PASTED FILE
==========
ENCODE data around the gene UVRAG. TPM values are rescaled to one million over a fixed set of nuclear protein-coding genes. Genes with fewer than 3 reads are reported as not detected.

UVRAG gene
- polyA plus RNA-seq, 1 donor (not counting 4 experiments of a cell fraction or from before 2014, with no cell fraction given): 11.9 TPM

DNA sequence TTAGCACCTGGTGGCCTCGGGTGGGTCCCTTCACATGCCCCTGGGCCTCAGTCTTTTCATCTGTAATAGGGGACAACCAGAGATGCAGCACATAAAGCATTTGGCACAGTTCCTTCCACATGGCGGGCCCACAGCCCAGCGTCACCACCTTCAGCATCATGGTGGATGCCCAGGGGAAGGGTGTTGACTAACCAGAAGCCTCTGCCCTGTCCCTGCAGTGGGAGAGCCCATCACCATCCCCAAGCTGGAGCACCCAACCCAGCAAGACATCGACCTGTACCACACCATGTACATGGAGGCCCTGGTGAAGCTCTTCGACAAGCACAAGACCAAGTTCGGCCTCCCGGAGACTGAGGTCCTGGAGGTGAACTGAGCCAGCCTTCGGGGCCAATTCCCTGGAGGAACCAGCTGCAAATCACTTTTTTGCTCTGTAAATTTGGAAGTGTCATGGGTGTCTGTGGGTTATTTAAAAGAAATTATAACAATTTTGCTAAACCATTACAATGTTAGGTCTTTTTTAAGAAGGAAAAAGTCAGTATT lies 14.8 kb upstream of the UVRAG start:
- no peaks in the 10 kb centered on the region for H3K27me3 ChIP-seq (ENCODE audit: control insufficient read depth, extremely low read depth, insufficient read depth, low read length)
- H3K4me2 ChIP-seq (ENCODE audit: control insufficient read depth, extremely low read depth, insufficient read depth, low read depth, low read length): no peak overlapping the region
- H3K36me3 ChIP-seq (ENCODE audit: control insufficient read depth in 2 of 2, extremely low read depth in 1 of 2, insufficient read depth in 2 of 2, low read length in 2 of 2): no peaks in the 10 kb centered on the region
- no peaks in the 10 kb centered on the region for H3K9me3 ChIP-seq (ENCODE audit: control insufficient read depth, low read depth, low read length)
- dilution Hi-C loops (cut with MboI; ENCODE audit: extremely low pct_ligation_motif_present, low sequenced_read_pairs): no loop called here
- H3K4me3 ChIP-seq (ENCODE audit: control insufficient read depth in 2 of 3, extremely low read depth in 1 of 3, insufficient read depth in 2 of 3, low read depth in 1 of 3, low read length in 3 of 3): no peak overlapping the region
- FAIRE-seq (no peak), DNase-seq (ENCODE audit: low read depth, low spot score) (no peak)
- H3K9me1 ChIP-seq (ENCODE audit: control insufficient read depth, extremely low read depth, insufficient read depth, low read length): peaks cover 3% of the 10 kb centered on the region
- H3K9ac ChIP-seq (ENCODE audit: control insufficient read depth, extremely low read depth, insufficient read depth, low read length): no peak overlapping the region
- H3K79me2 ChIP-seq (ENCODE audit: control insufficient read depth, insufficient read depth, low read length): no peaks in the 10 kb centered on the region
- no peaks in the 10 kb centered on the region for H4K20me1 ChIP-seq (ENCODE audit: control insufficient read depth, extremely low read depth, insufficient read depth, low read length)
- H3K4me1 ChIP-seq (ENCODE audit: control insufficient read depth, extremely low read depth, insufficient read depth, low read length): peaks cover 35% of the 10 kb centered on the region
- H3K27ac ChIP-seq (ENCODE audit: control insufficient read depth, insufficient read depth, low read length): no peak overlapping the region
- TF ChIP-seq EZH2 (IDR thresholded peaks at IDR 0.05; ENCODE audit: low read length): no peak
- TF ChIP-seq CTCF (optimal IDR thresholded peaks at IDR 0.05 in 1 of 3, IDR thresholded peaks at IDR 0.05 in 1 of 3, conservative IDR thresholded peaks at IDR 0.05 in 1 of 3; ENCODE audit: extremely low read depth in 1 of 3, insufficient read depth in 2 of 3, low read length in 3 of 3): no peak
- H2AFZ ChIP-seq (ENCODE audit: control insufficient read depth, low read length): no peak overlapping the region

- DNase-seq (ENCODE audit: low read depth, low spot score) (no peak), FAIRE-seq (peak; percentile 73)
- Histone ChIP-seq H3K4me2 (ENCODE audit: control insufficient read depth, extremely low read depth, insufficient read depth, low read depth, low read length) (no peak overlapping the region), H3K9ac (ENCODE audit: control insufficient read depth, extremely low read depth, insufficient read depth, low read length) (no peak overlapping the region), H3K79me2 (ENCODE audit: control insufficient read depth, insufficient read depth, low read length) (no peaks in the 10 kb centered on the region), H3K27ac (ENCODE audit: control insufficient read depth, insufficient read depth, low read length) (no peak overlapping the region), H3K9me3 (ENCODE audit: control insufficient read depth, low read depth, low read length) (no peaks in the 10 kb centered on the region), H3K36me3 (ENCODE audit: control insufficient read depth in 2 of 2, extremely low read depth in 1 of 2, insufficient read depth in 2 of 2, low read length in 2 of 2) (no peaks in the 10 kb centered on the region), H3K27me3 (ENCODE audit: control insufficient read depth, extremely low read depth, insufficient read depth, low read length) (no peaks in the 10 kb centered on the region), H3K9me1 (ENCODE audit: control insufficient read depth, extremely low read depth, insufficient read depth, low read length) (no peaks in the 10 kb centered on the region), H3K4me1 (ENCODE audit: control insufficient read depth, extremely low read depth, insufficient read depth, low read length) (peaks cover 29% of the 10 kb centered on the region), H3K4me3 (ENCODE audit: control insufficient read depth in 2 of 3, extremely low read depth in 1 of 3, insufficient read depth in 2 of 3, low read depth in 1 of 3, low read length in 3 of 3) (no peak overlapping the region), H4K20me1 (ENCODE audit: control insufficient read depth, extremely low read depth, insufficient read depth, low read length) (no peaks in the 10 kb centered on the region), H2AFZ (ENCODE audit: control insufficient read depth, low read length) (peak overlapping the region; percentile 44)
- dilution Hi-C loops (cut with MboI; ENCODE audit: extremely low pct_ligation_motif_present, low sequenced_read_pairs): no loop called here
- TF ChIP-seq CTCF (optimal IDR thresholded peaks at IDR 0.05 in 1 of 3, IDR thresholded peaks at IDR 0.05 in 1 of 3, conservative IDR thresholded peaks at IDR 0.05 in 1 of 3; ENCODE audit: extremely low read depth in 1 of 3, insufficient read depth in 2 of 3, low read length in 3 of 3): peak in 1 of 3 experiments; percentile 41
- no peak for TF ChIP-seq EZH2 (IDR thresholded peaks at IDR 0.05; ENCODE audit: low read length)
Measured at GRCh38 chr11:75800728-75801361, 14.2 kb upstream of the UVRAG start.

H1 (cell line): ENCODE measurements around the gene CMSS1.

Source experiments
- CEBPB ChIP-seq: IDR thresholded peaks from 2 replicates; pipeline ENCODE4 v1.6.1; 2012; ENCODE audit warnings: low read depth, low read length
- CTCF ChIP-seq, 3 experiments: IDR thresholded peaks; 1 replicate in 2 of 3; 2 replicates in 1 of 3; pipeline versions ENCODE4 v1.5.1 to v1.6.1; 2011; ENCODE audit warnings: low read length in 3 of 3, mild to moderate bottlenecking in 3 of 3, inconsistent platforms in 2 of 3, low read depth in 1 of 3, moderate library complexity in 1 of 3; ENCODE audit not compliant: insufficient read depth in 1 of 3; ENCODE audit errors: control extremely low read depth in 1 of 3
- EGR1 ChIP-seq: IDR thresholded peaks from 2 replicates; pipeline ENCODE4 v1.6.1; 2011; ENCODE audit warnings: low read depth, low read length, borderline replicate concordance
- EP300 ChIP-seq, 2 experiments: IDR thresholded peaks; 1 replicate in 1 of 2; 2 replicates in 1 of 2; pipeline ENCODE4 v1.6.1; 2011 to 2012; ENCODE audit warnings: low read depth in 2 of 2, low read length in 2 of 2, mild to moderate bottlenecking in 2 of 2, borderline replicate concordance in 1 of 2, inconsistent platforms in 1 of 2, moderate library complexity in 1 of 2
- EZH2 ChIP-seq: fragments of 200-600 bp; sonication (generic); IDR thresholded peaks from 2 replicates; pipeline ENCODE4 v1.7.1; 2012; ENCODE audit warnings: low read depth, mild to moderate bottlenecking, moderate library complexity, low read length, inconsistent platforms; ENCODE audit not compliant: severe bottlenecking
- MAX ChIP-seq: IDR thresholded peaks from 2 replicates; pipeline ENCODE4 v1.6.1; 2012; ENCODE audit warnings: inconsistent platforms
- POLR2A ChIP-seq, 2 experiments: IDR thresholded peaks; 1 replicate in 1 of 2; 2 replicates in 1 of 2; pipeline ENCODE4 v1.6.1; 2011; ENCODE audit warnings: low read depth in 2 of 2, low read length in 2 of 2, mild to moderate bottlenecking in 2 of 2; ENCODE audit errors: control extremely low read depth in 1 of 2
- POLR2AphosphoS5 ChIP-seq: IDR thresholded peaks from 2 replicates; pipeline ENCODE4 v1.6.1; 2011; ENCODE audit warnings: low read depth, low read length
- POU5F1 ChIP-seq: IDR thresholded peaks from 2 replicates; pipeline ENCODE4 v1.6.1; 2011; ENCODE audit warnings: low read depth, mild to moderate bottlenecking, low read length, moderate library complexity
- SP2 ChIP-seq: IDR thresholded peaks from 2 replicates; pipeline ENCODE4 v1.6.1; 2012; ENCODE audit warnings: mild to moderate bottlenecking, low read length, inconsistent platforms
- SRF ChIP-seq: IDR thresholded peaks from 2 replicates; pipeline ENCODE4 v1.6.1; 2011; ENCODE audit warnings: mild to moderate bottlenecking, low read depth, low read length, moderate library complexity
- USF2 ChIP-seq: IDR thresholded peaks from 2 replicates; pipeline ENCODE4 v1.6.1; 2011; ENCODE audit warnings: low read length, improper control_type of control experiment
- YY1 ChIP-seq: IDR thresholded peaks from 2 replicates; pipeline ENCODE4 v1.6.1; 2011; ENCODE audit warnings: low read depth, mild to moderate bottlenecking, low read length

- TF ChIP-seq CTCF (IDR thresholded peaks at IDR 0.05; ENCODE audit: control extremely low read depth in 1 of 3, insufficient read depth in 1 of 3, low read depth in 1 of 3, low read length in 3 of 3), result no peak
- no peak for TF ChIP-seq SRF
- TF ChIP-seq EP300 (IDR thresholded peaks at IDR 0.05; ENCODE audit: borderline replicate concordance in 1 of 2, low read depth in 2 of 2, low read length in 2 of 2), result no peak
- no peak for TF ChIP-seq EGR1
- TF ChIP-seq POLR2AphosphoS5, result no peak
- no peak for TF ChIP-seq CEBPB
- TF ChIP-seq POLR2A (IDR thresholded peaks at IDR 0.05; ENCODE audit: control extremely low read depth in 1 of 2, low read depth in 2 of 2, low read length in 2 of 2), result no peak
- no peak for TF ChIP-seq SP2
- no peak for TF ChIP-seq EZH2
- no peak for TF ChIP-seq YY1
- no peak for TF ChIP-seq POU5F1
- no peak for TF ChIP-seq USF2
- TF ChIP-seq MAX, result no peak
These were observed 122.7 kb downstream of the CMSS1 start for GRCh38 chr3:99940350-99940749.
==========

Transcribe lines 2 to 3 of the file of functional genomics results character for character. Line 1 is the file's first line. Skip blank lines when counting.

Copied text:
UVRAG gene
- polyA plus RNA-seq, 1 donor (not counting 4 experiments of a cell fraction or from before 2014, with no cell fraction given): 11.9 TPM